The exhibition School of Nice — From Pop Art to Happenings, designed by the Museum of Modern and Contemporary Art (MAMAC) in Nice, documents the last major art movements in post-war France and illustrates the city’s extraordinary contribution to the history of art in the 1960s–70s. At the time, the artists featured in the exhibition were instantly identified as trailblazers, quickly becoming highly influential, and they were granted solo shows in major galleries in New York and Los Angeles. The MAMAC collection is quite unique in France, second only to the Centre Pompidou, which actually opened in 1977 in Paris with an exhibition featuring these very artists. This show revisits these key moments in the history of art and contributes to a new appreciation of post-war art in France.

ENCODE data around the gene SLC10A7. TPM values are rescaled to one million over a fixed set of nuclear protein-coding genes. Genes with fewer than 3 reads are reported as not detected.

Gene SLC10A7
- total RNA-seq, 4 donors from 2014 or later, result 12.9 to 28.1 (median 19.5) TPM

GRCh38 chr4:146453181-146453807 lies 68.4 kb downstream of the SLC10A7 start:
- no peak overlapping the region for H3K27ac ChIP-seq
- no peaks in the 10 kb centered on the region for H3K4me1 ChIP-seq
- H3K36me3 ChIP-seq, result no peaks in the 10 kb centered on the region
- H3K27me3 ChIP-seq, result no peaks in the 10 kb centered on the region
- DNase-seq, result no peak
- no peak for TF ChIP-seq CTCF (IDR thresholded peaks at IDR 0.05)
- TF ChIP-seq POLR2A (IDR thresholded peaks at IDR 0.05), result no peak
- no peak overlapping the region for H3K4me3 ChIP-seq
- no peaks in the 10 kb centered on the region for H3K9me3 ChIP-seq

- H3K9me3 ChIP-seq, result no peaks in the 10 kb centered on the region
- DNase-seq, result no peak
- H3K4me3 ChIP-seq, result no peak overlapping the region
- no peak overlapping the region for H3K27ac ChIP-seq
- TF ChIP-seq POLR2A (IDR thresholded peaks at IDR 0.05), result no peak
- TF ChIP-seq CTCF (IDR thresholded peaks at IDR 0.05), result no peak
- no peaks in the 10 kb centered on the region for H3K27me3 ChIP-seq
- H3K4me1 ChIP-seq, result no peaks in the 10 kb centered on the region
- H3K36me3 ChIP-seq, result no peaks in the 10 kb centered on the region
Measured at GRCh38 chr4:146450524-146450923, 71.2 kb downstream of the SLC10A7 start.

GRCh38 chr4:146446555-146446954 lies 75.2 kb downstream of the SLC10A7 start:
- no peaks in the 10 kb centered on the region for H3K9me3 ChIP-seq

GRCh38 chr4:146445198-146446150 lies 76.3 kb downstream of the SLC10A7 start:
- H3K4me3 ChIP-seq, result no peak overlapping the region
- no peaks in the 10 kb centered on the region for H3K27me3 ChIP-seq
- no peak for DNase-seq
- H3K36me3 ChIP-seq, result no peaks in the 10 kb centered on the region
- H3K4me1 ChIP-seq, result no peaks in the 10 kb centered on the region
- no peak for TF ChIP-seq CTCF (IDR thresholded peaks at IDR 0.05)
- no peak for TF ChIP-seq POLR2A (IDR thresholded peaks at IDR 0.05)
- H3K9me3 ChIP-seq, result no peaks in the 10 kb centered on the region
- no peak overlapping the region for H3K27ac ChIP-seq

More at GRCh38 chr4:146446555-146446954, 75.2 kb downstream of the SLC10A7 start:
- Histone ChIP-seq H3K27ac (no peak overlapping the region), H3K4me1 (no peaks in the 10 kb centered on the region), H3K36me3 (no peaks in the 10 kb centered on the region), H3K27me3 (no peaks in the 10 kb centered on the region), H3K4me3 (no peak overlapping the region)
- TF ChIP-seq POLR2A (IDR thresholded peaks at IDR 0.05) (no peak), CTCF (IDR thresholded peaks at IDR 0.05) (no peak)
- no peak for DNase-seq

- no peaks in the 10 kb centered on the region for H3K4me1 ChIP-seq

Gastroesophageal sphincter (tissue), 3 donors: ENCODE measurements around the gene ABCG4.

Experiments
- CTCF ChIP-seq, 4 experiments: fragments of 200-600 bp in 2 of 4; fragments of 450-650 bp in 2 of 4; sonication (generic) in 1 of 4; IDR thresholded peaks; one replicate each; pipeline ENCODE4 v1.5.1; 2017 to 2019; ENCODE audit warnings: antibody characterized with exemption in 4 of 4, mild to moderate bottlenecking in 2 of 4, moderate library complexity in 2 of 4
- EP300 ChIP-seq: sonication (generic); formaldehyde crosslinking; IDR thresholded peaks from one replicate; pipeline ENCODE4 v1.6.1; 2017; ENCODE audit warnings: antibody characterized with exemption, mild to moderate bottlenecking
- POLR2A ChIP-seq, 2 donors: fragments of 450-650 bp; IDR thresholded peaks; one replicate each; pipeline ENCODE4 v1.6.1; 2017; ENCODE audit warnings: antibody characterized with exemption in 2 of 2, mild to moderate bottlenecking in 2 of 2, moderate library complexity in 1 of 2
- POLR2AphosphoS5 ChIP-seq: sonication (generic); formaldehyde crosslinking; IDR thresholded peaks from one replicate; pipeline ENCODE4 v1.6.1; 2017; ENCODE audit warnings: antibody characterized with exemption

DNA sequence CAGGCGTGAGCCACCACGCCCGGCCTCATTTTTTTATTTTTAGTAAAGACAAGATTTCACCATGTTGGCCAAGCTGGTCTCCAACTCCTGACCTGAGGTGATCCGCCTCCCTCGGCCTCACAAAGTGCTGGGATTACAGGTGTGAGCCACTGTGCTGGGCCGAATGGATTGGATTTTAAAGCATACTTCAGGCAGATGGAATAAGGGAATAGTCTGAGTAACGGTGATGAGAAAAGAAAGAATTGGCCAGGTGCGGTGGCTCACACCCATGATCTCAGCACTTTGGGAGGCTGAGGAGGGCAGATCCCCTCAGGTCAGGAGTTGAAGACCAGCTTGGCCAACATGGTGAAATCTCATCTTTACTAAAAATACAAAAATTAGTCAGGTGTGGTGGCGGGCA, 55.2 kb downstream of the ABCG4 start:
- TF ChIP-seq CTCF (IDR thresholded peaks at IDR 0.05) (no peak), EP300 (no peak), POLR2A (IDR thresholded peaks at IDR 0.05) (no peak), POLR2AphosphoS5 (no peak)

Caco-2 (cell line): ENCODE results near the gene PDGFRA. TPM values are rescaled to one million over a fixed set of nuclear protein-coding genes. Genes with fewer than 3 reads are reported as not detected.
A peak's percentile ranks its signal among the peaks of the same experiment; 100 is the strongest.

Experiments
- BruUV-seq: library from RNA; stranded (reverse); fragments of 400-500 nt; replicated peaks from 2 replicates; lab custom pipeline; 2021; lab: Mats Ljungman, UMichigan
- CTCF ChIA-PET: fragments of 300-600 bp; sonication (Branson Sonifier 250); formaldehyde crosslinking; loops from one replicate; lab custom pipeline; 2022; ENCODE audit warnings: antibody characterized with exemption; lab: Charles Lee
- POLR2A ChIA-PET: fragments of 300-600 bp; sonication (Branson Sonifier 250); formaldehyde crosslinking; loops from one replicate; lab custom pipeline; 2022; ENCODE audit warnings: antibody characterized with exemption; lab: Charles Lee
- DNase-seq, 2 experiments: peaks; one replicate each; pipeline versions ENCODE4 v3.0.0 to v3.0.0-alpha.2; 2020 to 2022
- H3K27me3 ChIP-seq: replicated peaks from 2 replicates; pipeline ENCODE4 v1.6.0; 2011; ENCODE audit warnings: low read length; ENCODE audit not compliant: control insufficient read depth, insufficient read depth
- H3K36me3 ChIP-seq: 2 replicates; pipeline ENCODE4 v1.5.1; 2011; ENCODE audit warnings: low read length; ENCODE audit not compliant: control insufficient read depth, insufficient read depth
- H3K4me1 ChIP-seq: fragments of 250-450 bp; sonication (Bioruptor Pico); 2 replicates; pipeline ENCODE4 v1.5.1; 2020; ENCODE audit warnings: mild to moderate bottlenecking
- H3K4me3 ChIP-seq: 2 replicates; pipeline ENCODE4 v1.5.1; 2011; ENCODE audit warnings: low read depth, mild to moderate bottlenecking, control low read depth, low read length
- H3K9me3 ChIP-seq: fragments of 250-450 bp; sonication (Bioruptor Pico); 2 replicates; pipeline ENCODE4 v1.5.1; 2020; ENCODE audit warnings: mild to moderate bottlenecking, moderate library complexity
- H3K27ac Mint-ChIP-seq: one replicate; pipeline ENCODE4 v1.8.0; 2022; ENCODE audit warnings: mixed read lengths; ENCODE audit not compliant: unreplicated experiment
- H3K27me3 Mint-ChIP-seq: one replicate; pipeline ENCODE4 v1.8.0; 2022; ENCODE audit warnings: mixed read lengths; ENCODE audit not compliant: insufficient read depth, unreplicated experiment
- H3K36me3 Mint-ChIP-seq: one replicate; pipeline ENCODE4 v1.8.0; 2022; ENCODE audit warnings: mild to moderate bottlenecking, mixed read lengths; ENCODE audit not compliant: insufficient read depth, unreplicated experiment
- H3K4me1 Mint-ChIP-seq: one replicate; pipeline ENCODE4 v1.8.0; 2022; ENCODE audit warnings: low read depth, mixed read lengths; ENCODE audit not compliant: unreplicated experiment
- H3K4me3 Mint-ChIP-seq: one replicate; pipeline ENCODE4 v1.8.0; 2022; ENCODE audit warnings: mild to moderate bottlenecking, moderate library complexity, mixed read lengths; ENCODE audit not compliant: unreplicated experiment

The School(s) of Nice created its own version of Pop Art — even more radical and daring than in America. Artists in Nice pioneered the international Pop Art movement. Martial Raysse and Arman preceded Andy Warhol and James Rosenquist in their use of consumer goods and in their fascination with the entertainment industry, including mass tourism. The sculptures of Cesar and the wooden panels of Gilli are among the most iconic images of French Pop Art.
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